This passage is found in the Narrative Lectionary, Epiphany Season, Year 2. (Most recently January 24, 2016)
Summary: This story is classic Mark: A power struggle is at hand, between Jesus and the world, between the crowds and the religious leadership, between life and death, between despair and faith. In the end, Jesus will serve as champion, or perhaps in a surprising way, a calm, peaceful and loving savior. Regardless of what tact one takes in working through this passage, one should wrestle with what it means to "save." This passage, like most in Mark, suggests a far bigger definition of save than our typical religious discourse!
συνηχθη (aorist passive from of συναγω, meaning "gather", 5:21). This verb has a clear English cognate: Synagogue, where folks were gathered. In this case we have two synagogues -- the unofficial gathering (συνηχθη) around Jesus and the synagogue (συναγωγος). Mark lets us know that the real power is in the gathering around Jesus.
σωθη (aorist passive subjunctive of σωζω, meaning "save"; 5:23). In American Christianity, the word save almost always connotes a future state, often hell, from which one is "saved." In this case, the word σωθη is best translated "heal", as it can be in Greek. A few points here:
- In the Bible, saving and healing are neither distant linguistically nor conceptually.
- Salvation grows out of faith. In both stories, faith is needed. In the second story, Jesus supplies the faith when we have lost it.
- Salvation is necessary for living. It proceeds it grammatically in vs 23 and in our lives!
- Salvation brings new life. In both stories, Jesus salvation brings NEW life.
- Salvation does not simply come from the spoken word. In the later case, Jesus speaks and the girl arises. But in the first case, simply the touch of Jesus heals the woman. Jesus is the incarnate word -- when we think about how to heal people, it it not only our words, but also our touch.
- Saving is also for this life; I do not mean to juxtapose the
importance of ultimate salvation against earthly in-breakings of the
Kingdom of God. They are related. We can embrace the work of our
savior in this life time. The NET Bible writes, "This should not be
understood as an expression for full salvation in the
immediate context; it refers only to the woman’s healing." Again,
there is a real discomfort among Christians about talking about the work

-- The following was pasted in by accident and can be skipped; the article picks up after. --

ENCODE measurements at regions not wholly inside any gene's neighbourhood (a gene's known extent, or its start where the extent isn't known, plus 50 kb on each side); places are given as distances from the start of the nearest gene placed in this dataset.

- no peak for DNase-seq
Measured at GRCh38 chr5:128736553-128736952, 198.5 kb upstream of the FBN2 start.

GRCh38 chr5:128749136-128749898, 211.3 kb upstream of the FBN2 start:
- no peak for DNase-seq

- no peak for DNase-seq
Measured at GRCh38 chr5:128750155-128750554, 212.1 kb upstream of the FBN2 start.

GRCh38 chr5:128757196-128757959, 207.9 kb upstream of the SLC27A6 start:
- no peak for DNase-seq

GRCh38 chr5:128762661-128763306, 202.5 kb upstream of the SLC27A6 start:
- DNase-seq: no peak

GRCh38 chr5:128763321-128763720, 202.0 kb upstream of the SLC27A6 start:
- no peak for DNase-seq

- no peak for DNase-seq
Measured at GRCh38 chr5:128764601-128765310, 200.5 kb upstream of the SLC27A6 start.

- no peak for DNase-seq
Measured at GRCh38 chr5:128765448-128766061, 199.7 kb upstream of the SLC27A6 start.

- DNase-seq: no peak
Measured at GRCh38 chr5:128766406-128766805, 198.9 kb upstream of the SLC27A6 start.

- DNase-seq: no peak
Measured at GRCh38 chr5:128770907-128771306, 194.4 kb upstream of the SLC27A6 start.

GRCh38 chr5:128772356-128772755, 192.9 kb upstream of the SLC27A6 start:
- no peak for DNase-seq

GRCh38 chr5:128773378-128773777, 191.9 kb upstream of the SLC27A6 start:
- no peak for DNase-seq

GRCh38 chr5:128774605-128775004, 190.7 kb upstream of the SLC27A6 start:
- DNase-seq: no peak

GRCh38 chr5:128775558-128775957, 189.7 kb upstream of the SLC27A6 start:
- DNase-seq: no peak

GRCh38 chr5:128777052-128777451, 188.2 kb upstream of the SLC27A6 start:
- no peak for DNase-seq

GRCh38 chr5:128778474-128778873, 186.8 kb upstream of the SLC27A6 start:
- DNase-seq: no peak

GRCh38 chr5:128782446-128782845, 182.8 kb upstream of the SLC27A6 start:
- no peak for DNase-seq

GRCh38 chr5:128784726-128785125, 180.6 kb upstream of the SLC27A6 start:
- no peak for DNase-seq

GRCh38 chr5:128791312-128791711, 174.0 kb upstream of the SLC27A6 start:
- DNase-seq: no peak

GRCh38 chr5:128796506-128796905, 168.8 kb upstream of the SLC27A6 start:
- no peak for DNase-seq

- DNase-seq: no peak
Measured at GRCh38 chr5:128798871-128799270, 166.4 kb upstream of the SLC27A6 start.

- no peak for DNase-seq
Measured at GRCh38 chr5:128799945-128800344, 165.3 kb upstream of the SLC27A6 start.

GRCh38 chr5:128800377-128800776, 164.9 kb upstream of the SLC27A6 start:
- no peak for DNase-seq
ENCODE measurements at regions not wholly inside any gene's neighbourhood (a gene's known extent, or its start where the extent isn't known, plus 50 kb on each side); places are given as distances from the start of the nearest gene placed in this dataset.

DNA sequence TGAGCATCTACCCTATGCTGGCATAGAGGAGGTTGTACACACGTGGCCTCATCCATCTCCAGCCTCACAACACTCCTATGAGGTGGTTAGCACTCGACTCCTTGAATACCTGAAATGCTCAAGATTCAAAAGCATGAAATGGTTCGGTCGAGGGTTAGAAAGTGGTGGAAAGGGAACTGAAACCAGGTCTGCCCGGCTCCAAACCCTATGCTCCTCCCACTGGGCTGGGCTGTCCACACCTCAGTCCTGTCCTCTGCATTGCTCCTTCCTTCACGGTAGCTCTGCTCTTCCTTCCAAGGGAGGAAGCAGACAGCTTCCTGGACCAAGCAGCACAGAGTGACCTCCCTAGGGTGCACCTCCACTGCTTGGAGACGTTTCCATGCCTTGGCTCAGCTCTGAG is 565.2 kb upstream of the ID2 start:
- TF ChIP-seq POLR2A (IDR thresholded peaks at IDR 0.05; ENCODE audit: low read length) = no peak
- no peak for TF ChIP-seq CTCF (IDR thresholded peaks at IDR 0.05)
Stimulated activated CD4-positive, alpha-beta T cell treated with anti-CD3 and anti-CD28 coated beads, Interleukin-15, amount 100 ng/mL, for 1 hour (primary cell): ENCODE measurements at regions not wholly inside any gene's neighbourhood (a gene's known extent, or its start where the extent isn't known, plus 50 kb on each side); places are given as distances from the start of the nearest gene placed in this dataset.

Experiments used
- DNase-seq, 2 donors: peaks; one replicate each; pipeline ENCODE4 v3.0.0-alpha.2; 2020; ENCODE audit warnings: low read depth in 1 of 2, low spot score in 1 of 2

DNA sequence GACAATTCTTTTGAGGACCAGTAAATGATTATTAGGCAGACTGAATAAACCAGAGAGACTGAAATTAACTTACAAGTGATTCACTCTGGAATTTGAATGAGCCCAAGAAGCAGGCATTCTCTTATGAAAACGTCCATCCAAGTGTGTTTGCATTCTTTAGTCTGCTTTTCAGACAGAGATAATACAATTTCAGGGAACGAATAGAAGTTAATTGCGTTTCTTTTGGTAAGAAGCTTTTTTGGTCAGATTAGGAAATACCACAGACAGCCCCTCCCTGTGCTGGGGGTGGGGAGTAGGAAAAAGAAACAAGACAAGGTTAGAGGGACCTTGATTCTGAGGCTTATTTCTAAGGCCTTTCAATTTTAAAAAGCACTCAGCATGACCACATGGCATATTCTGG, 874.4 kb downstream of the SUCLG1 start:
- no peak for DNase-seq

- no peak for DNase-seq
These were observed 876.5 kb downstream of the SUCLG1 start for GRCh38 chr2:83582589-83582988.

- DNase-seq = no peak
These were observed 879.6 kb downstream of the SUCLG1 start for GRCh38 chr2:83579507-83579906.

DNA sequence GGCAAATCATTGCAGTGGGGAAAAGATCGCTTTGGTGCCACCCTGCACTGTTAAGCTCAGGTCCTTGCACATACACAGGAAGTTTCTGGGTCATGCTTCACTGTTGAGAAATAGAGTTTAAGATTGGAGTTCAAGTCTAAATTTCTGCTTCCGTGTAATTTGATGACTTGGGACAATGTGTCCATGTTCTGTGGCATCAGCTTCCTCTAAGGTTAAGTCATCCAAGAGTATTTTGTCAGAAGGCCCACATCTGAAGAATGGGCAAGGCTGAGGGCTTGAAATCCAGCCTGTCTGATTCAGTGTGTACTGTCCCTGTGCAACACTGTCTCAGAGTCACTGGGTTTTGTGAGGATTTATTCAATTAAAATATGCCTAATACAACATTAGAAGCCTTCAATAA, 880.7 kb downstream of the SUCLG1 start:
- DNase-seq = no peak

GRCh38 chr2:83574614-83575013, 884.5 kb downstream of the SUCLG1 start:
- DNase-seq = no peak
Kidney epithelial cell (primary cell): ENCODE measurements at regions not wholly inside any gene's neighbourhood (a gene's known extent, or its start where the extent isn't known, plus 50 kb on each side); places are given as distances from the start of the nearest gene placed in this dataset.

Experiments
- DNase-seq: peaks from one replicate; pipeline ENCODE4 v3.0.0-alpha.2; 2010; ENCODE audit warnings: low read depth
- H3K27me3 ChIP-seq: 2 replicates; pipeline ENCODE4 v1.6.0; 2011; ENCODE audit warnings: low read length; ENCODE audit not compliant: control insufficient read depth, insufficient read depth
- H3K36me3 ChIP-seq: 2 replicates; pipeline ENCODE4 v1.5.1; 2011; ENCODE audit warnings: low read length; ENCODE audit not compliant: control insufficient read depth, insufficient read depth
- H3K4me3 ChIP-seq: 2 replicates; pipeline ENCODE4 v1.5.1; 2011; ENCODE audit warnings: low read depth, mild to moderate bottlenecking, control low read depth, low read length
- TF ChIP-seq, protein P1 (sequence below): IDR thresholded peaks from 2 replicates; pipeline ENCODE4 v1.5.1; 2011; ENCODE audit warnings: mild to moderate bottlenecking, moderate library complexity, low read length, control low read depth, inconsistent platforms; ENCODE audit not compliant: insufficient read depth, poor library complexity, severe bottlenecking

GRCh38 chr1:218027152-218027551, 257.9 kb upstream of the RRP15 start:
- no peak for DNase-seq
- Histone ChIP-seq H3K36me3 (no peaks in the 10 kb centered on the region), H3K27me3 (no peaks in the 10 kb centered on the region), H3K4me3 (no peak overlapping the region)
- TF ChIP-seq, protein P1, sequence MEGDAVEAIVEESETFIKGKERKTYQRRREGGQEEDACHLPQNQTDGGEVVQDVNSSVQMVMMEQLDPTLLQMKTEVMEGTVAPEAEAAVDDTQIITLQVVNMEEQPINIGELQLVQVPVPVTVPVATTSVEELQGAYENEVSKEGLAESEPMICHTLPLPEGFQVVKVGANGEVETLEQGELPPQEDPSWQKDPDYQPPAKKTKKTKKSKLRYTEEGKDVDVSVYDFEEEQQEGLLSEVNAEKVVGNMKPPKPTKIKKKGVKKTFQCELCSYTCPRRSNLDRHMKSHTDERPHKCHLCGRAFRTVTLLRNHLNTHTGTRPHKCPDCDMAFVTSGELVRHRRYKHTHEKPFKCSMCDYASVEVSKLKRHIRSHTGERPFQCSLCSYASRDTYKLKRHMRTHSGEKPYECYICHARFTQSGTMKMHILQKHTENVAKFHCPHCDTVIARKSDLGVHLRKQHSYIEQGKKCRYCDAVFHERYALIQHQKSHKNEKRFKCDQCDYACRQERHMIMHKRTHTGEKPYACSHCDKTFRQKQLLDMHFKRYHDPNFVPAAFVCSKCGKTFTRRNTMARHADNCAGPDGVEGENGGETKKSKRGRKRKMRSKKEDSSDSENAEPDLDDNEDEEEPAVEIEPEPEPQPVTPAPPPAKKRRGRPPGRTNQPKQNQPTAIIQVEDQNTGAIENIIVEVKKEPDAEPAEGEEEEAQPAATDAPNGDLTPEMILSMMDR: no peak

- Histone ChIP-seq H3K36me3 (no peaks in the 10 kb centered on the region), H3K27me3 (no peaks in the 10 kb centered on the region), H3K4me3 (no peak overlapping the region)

of Jesus Christ outside of life after death.
To put it another way, I am becoming more convinced that when people show up at church on a Sunday, they are dying. One could argue, they are already dead. They need to be saved, that is, encounter the living Christ and hear his word, in order to live.
ελεγεν (imperfect of λεγω, meaning "say", 5:28) The woman is repeatedly saying to herself -- not once -- that if she touches him, she will be healed.
μαστιγος ("whip" or "illness", 5:29) The word for "disease" here comes from the word for whip; as in Jesus was whipped.
εξ αυτου ("of him", 5:30). Here I beg to differ with the translation, "The power went out from him." The Greek here does not say this. It reads "The from him (εξ αυτου) power went him." The positioning of "of
him" means that it modifies the noun (power) not the verb (going-out). The translators are lumping this preposition in with the verb and missing the connection between Jesus and the power. Furthermore, this "of/from him" (εξ αυτου) power is kind of interesting...the power that arises from him? Again, the preposition εκ/εξ can describe all sorts of relationships that encompass movement from/out of/originating in. The power originating in him? The power arising out of him? The power belonging to him? Regardless, the power is connected to Jesus, not simply in the air!
"Get up". In vss 41 and 42, two words are used to describe the young girl getting up: either εγειρω in vs. 41 or ανεστη in vs. 42. Both are words used for resurrection in the New Testament; the reaction, εκστασει (if you sound it out in English, ecstasy!), is that of the women at the tomb in Mark 16.